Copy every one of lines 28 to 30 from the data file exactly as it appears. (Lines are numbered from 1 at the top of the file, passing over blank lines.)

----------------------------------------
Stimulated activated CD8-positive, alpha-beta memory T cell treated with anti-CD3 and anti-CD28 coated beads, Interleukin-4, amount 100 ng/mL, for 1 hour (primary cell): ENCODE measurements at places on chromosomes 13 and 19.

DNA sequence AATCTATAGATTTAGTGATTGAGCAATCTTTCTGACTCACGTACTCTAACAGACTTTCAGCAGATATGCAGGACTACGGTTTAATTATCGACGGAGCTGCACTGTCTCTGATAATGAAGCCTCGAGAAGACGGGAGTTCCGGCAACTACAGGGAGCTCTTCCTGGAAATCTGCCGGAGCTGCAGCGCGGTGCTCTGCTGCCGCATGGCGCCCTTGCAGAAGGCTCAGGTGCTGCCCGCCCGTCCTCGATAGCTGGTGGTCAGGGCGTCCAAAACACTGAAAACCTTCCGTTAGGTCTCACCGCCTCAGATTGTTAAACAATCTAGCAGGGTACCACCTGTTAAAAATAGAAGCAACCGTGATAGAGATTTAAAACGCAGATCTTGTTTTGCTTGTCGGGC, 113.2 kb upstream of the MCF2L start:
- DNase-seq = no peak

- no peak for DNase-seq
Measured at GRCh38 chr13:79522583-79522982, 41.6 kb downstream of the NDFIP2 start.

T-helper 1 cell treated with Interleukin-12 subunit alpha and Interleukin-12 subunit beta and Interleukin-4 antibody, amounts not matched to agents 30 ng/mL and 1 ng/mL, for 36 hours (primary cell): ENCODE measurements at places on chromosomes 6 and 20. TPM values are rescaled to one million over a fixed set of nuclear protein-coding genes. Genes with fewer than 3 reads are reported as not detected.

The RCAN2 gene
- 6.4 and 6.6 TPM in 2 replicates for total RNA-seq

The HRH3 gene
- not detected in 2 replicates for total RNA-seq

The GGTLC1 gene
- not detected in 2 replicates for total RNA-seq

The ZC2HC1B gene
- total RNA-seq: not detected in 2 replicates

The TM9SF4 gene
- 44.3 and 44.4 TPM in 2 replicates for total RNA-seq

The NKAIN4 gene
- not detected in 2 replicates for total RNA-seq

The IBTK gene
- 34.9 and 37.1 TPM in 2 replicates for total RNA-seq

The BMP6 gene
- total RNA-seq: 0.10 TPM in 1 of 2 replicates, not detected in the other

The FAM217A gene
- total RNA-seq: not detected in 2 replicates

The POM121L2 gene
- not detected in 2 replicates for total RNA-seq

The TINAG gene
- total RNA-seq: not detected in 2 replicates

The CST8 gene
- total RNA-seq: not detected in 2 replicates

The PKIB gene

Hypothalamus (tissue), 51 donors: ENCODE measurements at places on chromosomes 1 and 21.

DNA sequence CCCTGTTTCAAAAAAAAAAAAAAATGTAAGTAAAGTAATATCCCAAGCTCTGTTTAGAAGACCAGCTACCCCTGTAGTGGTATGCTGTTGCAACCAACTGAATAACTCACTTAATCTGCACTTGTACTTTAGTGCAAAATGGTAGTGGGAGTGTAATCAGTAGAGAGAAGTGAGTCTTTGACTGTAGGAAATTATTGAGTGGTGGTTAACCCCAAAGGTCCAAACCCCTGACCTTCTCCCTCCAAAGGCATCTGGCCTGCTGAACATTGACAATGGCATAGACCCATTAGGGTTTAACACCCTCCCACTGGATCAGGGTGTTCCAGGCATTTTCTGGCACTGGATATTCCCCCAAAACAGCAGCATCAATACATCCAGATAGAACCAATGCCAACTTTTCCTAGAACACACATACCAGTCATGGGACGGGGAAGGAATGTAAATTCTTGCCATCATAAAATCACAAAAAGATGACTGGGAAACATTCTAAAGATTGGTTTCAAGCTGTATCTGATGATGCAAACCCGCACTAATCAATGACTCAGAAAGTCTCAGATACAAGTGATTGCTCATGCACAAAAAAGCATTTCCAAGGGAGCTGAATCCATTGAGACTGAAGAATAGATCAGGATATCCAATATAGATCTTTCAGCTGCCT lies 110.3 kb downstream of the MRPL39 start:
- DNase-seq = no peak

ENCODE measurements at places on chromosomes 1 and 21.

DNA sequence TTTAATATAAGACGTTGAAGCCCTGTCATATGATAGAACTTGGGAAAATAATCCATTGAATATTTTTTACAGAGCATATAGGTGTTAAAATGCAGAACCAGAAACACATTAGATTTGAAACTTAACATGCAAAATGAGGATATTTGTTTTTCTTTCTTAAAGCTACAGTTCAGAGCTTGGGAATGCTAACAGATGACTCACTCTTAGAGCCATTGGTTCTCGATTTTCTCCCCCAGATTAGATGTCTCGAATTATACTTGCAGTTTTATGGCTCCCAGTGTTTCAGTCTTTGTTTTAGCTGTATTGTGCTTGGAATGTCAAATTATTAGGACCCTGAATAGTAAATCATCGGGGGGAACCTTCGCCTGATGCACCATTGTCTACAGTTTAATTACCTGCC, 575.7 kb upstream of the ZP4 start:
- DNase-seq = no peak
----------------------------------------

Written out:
- total RNA-seq: not detected in 2 replicates

The CST8 gene
- total RNA-seq: not detected in 2 replicates